Pooh's Birth Certificate

The real life toys owned by Christopher Robin inspired the stories of Winnie the Pooh. In 1947, the toys toured the Unites States and A.A. Milne insisted that they should be accompanied by a birth certificate as if they were like any other traveller. The stuffed toys were even invited to travel by Concorde! Unfortunately, Roo was lost in the Sussex countryside and couldn't join Pooh and his friends as they travelled America. Milne explains this disappointing fact on the certificate.

Winnie the Pooh Birth Certificate

The certificate can be a little difficult to read, so I have written the text below:

When the first stories of WINNIE-THE-POOH were written there were three animals in the nursery: stuffed animals to the visitor, but to the resident very much alive. They were Pooh, Piglet and Eeyore. Pooh had been the first birthday present, Eeyore was the Christmas present of a few months later. Piglet was an undated arrival at the hands of a stranger, who had often noticed a little boy walking in the street with his nurse and sometimes stopped and talked with them.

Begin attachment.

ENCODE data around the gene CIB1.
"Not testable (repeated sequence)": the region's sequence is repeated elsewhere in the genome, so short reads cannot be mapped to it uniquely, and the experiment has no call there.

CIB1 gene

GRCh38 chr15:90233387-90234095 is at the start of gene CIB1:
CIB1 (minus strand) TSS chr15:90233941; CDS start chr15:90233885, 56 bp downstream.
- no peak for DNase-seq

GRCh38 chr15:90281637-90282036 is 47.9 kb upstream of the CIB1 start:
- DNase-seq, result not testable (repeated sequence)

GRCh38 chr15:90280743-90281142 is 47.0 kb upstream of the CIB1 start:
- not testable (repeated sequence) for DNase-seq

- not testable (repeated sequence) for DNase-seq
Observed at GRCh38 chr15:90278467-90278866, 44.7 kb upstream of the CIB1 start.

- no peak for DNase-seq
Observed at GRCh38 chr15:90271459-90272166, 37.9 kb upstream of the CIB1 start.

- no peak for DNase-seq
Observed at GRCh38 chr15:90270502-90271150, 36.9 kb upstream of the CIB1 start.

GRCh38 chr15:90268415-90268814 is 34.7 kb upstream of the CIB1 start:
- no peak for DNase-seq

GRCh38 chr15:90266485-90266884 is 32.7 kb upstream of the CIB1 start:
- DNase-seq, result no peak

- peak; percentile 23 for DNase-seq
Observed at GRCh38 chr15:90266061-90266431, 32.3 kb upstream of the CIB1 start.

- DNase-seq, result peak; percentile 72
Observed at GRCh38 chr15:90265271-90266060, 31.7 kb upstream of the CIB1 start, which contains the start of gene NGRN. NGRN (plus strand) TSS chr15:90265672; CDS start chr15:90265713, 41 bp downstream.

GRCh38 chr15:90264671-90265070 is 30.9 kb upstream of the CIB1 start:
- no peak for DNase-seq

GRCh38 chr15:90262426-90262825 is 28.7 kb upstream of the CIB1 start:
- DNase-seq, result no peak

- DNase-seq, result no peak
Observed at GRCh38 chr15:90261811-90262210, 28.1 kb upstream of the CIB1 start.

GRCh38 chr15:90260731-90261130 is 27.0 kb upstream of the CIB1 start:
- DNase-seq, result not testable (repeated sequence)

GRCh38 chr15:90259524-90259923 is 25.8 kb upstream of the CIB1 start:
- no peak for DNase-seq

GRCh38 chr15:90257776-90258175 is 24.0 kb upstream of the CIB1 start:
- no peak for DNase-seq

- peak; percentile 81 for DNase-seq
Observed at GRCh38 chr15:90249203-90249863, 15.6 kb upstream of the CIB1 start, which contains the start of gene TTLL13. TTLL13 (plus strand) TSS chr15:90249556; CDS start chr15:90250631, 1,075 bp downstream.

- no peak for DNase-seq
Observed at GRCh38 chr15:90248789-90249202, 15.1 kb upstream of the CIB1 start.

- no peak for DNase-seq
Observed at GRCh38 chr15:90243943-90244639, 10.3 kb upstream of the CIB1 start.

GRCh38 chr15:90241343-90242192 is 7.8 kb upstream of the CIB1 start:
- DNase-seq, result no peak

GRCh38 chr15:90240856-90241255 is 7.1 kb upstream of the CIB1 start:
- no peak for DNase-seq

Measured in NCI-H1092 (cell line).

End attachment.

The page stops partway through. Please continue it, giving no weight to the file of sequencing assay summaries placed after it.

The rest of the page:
With these three friends, and an imaginary Owl and Rabbit, the stories began; and as they went on, additions to the family were made in the persons of Kanga (with Roo in her pouch) and Tigger. It must be confessed that the newcomers were carefully chosen, with the idea of not only giving pleasure to the reader, but also fresh inspiration to the chronicler of their adventures.

Five of these animals are paying a personal visit to America in the hope that some of those who have read about them will now be pleased to meet them. Anyone who does so will recognize them at once, for they were drawn from life for the illustrations in the books. The sixth one, Roo, is believed to be somewhere in Sussex, but no details are available. A subsequent dog, who became part of the establishment, took him for a walk once and left him in a hollow tree, from which he was extracted a year later. But the spirit of adventure was now strong upon him, and soon afterwards he was off again -- whether or not with the co-operation of the dog this time is not known. The latter was one of those friendly but unbalanced young things who must have company; and if Piglet's face now gives the impression of having seen better days, they were the days before the dog joined the party. But no explanation is needed for the world-weariness of Pooh and Eeyore. Time's hand has been upon them since 1921. That was a long time ago.

A. A. Milne